What Employers should know about Hiring International Students

8/13/2009 ARCHIVE FROM: http://www.usc.edu/student-affairs/OIS/Service/career/employer.html

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What Employers should know about Hiring International Students

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Many employers are concerned about liability related to the employment of international students in the United States due to changes in federal laws governing non-citizens, particularly the Immigration Reform and Control Act of 1986 (IRCA) and the Immigration Act of 1990 (IMMACT90). This brochure addresses concerns employers might have about international students and work.

Getting permission for international students to work in the U.S. is not as difficult as many employers think. Most international students are in the U.S. on non-immigrant student visas (F-1 and J-1), and these international students are eligible to accept employment under certain conditions.

Practical training for F-1 students
Practical training is a legal means by which F-1 students can obtain employment in areas related to their academic field of study. Students, in general, must have completed one academic year (approximately nine months) in F-1 status and must maintain their F-1 status to be eligible for practical training. There are two types of practical training:

Optional Practical Training
Curricular Practical Training

Optional Practical Training (OPT) must be authorized by the Citizenship and Immigration Services (CIS) based on a recommendation from the designated school official (DSO) at the school which issued the form I-20, a government document which verifies the student’s admission to that institution. The term “optional” means that students can opt to use all or part of their total practical training allotment of a maximum of 12 months. OPT can be authorized by the CIS: (1) during vacation when school is not in session -full time employment is allowed; (2) for part-time work, a maximum of 20 hours per week, while school is in session; (3) after completing all course requirements for the degree; or (4) full-time after completion of the course of study. Students who have received OPT permission will be issued an Employment Authorization Document (EAD) by the CIS. Their name, photo and valid dates of employment are printed on the EAD. Employers should note that the average processing time for CIS to issue the EAD is two or three months, and students may begin employment only after they receive the EAD which will indicate the starting and ending dates of employment.

Curricular Practical Training (CPT) may be authorized by the institution (NOT by CIS) for F-1 students participating in curricular-related employment such as cooperative education, work study, practicum and internship programs. Authorization is written on the back of the I-20 student copy and will include the name of the company, beginning and ending date, and signature of the designated school official (DSO). Since each institution has different policies related to curricular-related employment, students should speak to the DSO at their institution. Processing time for the authorization of CPT varies at each institution. Employers should check with the student’s institution for an approximate turn-around time.

International students on F-1 visas are eligible for both curricular practical training before finishing their studies, as well as 12 months of OPT. However, students who work full-time on curricular practical training for one year or more are not eligible for OPT. Those engaging in OPT prior to graduation may work for a maximum of 20 hours per week during their school term and 40 hours during their break period.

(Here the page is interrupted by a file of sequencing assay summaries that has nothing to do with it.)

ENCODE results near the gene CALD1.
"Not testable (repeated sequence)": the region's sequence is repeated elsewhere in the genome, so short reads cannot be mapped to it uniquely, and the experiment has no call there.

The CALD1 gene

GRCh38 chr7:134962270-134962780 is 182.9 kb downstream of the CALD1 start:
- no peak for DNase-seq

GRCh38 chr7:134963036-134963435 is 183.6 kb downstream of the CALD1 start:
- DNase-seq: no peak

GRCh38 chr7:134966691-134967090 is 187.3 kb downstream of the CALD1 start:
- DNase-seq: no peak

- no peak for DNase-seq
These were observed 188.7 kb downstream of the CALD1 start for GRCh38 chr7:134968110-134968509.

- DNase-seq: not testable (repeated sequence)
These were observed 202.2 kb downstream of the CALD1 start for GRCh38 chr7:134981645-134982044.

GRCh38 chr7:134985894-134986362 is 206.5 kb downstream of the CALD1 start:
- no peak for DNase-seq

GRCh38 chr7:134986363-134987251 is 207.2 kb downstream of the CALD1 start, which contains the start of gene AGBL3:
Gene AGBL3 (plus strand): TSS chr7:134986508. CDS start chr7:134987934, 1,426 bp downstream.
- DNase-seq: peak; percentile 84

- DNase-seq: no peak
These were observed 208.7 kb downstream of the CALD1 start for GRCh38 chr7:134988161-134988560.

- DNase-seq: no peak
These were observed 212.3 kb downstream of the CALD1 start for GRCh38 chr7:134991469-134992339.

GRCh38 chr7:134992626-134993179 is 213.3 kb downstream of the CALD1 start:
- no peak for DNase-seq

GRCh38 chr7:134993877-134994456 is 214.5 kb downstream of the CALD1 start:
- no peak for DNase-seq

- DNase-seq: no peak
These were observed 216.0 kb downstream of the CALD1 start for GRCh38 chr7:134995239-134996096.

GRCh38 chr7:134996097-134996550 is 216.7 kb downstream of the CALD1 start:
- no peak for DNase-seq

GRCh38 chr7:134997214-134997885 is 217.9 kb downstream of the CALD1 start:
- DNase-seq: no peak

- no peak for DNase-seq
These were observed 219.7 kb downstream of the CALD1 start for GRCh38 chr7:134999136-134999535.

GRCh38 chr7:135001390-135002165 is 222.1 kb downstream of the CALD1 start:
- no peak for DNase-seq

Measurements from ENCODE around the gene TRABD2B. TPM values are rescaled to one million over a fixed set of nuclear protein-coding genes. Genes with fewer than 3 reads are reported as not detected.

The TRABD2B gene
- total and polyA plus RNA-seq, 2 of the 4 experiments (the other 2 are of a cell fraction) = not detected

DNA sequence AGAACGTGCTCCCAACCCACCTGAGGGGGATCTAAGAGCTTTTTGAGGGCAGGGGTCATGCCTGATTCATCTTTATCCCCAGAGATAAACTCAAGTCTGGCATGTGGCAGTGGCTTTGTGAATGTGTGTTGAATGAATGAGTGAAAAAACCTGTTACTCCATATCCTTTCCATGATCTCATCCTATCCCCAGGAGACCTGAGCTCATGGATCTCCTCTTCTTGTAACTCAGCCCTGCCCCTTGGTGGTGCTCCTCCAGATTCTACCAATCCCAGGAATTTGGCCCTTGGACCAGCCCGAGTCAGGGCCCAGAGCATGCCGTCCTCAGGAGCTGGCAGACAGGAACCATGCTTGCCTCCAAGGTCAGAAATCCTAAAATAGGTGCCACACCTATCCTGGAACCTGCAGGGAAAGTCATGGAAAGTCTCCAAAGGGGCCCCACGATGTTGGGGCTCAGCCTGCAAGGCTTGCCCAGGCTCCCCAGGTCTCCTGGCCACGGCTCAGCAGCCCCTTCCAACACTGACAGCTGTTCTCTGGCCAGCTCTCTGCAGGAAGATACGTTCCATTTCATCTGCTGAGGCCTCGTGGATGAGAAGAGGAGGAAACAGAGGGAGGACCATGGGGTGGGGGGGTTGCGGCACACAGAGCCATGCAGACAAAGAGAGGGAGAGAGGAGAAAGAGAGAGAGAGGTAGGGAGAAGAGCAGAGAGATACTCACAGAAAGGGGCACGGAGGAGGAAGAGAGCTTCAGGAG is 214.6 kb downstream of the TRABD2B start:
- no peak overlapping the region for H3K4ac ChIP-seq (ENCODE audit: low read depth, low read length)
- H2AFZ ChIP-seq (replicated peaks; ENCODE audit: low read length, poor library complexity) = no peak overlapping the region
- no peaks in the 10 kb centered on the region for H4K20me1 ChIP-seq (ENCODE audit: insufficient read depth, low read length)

Academic training for J-1 students
Exchange students enter the U.S. on a J-1 visa. Practical training is called “academic training” for J-1 visa students. International students on J-1 visas are eligible for up to 18 months of academic training. Post-doctoral students are permitted three years. Some J-1 program participants are also allowed to work part-time during the academic program. Academic Training is granted in the form of a letter by the Responsible Officer (RO) or Alternate Responsible Officer (ARO). Students should consult with the RO or ARO at their institution.

Minimal paper work for the employer
Fortunately, there is little paperwork for an employer who hires F-1 or J-1 students. All paperwork is handled by the students, the school, and CIS. For curricular practical training, the school will make a notation on the students’ copy of the I-20 form indicating that curricular practical training has been authorized, and specifying the duration and place of employment. Students authorized for optional practical training are required to apply to CIS (through the school) for an Employment Authorization Document (EAD).

Continuing employment after the practical/academic training period
Federal regulations require that employment terminate at the conclusion of the authorized practical or academic training. However, students on an F-1 visa, or students on a J-1 visa who are not subject to a two-year home residency requirement, may continue to be employed, if they receive approval for a change in visa category-usually to H-1B. Students must have a minimum of a bachelor’s degree in order to qualify for H-1B status.

Individuals may work in the United States for a maximum of six years under an H-1B visa. This visa is valid only for employment with the company that petitioned for them. They must re-apply to the CIS if they wish to change employers. As soon as the initial job offer is made, they should petition for an H-1B visa if employment is likely to extend beyond the practical training period.

What about taxes?
Unless exempted by a tax treaty, F-1 and J-1 students earning income under practical training are subject to applicable, federal, state, and local income taxes. Information on tax treaties may be found in Internal Revenue Services Publication 519, U.S. Tax Guide for Aliens, and 901, U.S. Tax Treaties.

Generally, F-1 and J-1 students are exempted from social security and Medicare tax requirements. However, if F-1 and J-1 students are considered “resident aliens” for income tax purpose, social security and Medicare taxes should be withheld. Chapter 1 of Internal Revenue Services Publication 519, U.S. Tax Guide for Aliens explains how to determine the residency status of international students.